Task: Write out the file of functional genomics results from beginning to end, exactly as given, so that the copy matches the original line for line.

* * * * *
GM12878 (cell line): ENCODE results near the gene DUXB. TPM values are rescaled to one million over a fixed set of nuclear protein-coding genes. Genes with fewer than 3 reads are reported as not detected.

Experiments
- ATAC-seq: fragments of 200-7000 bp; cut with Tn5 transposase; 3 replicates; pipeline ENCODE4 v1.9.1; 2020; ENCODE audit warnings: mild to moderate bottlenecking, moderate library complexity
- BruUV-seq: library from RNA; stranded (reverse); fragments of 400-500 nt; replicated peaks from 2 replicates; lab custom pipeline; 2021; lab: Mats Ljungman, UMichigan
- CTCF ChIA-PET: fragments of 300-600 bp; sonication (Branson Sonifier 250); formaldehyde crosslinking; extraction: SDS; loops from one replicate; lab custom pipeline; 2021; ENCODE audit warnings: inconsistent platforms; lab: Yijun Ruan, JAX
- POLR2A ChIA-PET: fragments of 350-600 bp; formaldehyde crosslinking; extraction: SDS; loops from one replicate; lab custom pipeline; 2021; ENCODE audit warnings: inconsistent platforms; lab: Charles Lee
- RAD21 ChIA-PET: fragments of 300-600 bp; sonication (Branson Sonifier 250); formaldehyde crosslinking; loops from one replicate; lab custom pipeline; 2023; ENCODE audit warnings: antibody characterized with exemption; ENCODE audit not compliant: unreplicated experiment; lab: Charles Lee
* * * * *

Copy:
GM12878 (cell line): ENCODE results near the gene DUXB. TPM values are rescaled to one million over a fixed set of nuclear protein-coding genes. Genes with fewer than 3 reads are reported as not detected.

Experiments
- ATAC-seq: fragments of 200-7000 bp; cut with Tn5 transposase; 3 replicates; pipeline ENCODE4 v1.9.1; 2020; ENCODE audit warnings: mild to moderate bottlenecking, moderate library complexity
- BruUV-seq: library from RNA; stranded (reverse); fragments of 400-500 nt; replicated peaks from 2 replicates; lab custom pipeline; 2021; lab: Mats Ljungman, UMichigan
- CTCF ChIA-PET: fragments of 300-600 bp; sonication (Branson Sonifier 250); formaldehyde crosslinking; extraction: SDS; loops from one replicate; lab custom pipeline; 2021; ENCODE audit warnings: inconsistent platforms; lab: Yijun Ruan, JAX
- POLR2A ChIA-PET: fragments of 350-600 bp; formaldehyde crosslinking; extraction: SDS; loops from one replicate; lab custom pipeline; 2021; ENCODE audit warnings: inconsistent platforms; lab: Charles Lee
- RAD21 ChIA-PET: fragments of 300-600 bp; sonication (Branson Sonifier 250); formaldehyde crosslinking; loops from one replicate; lab custom pipeline; 2023; ENCODE audit warnings: antibody characterized with exemption; ENCODE audit not compliant: unreplicated experiment; lab: Charles Lee